Hawkesbury - Nepean Catchment conservation kayaking to control Black Willows

Kayak trips along the Nepean, Warragamba, Wollondilly, Grose, Hawkesbury, Colo, MacDonald Rivers to treat black willows

Conservation Objective:

To protect rivers, creeks & swamps in the Greater Blue Mountains World Heritage Area (GBMWHA) and wetlands in the Hawkesbury floodplains by removing the remaining black willow trees from along the Hawkesbury Nepean River.

Black willows are a Weed of National Significance www.weeds.org.au/WONS/Willows They spread by windblown seed up to 60km & a single large tree can produce tens of thousands of seed that spread along rivers & creeks & into wetlands, Black Willows form monocultures, shading out Casuarinas, Bottle Brush, Tea Trees, Sandpaper figs, Lilly Pilli, Phragmities reeds and other native, seed bearing, plants that are the food source of many native birds.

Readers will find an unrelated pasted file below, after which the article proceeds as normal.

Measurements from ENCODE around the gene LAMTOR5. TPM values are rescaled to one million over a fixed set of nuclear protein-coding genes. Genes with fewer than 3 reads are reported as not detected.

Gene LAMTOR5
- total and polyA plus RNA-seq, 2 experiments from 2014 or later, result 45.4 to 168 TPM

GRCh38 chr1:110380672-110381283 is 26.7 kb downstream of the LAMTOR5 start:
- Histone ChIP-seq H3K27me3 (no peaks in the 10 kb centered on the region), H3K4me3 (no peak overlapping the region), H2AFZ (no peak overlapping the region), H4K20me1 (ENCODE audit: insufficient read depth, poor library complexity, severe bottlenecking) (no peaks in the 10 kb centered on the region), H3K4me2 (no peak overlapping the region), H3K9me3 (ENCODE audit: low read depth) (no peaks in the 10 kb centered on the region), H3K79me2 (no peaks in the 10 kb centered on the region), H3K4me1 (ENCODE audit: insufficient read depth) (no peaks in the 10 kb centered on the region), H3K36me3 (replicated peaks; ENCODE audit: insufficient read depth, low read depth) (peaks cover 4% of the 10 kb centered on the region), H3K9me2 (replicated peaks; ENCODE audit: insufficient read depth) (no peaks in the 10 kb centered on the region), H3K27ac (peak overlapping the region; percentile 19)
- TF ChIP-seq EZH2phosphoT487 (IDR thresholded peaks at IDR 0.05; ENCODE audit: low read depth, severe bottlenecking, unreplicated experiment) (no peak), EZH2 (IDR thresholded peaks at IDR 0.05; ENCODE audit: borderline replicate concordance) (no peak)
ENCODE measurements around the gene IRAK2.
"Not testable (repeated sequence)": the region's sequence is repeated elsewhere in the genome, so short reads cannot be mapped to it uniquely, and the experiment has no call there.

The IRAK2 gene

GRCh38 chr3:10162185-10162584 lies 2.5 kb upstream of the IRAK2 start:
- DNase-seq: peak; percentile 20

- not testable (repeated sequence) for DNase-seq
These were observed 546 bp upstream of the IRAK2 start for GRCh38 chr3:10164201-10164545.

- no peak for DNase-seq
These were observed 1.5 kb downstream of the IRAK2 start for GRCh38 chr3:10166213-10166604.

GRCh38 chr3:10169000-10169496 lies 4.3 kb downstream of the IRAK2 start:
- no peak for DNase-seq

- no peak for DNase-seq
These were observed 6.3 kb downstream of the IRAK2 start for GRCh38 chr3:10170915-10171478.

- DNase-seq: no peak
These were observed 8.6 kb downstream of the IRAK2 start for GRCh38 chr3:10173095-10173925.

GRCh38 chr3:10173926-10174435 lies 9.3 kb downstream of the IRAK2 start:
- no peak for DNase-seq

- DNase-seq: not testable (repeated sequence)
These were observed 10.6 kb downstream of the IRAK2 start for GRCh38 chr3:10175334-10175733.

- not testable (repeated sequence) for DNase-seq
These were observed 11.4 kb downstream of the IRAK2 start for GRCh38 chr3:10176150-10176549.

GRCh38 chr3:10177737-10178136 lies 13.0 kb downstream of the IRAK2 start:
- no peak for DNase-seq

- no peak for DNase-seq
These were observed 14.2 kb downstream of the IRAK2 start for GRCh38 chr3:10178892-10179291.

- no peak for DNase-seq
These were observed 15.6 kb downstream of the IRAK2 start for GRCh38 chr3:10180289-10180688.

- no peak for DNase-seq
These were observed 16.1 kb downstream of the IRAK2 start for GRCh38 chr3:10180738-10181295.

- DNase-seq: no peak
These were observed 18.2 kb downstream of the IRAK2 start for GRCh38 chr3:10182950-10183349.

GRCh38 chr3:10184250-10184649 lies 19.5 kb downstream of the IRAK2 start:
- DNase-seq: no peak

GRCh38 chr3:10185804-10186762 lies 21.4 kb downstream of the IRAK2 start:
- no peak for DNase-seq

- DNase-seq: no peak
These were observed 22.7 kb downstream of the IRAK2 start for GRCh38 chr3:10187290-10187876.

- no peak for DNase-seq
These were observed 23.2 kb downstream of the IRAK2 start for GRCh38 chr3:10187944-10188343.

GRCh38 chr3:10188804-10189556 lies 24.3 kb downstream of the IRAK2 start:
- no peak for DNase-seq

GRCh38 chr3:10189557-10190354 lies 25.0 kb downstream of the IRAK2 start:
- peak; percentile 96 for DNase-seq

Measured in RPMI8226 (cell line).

What we do:

Willow Warriors organise a kayak trips along the Nepean River to poison Black Willows using bioactive glyphosate which is approved for use along waterways by volunteers . Volunteers & parks staff have already removed Black Willows from the Colo & Grose River sub-catchments that flow through the Greater Blue Mountains World Heritage Area . Hawkesbury River County Council, Willow Warriors, Wetlandcare Australia and Hawkesbury Nepean Catchment Management Authority are partners in a two year program to remove Black willows from the catchment.


View Black Willows Treated in 2011-13 in a larger map


Map to show the extent of the project